The purpose of this paper is to analyze systematically the issues and approaches of existing research on language and ideology. In order to accomplish this purpose, this paper first defines ideology as ‘the ideas, beliefs, and values and the material process of (re)producing them that contribute to promoting and legitimizing the sectoral interests of certain social group or power’, noting that such ideology causes social problems when it serves primarily the sectoral interests of a mainstream group or ruling power, often working in a false and deceptive form through distortion and dissimulation of objective reality. Then, this paper raises the necessity to divide the research into two types: the research on ideology ‘about’ language and the research on ideology ‘through’ language. Finally, based on the theoretical discussion above, this paper explores the sociolinguistic research tasks and prospects of research on language and ideology by analyzing the representative research cases and approaches related to Korean language and its usage. This paper particularly focuses on monolingualism and standard language ideology in the case and approach of the research on ideology ‘about’ language, and sexism and gender ideology in the case and approach of the research on ideology ‘through’ language.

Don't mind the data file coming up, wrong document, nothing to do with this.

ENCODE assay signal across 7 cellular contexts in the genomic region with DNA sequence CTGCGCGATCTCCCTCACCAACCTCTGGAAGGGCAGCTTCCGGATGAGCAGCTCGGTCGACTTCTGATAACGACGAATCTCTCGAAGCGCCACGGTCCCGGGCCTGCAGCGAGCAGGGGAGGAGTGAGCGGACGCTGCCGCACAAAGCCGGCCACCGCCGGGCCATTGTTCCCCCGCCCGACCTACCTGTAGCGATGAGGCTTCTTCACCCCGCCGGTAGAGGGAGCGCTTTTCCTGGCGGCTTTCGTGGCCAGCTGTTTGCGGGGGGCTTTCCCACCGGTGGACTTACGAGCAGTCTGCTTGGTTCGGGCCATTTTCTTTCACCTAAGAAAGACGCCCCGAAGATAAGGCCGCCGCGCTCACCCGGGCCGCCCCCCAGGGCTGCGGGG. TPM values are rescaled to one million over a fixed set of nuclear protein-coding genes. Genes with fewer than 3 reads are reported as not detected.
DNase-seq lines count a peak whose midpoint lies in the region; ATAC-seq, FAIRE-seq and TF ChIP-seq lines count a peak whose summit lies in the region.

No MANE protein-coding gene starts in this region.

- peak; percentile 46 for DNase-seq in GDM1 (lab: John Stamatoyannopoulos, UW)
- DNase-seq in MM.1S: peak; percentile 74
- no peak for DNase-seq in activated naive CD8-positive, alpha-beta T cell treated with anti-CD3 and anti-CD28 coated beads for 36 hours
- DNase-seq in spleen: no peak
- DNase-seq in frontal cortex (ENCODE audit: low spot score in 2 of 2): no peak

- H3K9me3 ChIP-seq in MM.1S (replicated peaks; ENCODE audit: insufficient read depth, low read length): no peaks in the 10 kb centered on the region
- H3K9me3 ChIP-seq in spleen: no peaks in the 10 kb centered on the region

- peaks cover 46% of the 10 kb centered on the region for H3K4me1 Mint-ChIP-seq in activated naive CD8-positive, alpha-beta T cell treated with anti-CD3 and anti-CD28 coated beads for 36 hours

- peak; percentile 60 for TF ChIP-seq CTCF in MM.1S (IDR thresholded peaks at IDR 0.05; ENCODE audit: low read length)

Lee, Kathy. 2018. An Analysis of English Teachers' Metalinguistic Discourse. The Sociolinguistic Journal of Korea 26(2), 195~223. In this paper, I examine an effort by the South Korean Ministry of Education (MOE) called the “Teaching English in English” (TEE) policy, which is still in practice today. In 2001, the MOE enacted TEE to improve the proficiency of Koreans through English instruction, with the implicit acknowledgement that 40 years of traditional teaching methods had not produced competent English users. To understand this policy's implications for teachers, I draw on ethnographic observations and interviews at a government-sponsored center, where Korean teachers of English participated in an intensive English course. Approaching this policy from a language ideological framework, I pay attention to their metalinguistic discourse about English. Analysis of the findings reveals that teachers challenged but also reproduced dominant language ideologies that prevented viewing themselves as legitimate English teachers. Based on these teachers' language ideologies, it is not helpful to view problems in English education as due to teachers' lack of English skills or confidence. The findings illustrate the importance of understanding the social and language practices of the local community when designing a well-informed language policy that can effectively transform language education and challenge ideologies that view Koreans as poor English speakers or English as a language of the Other.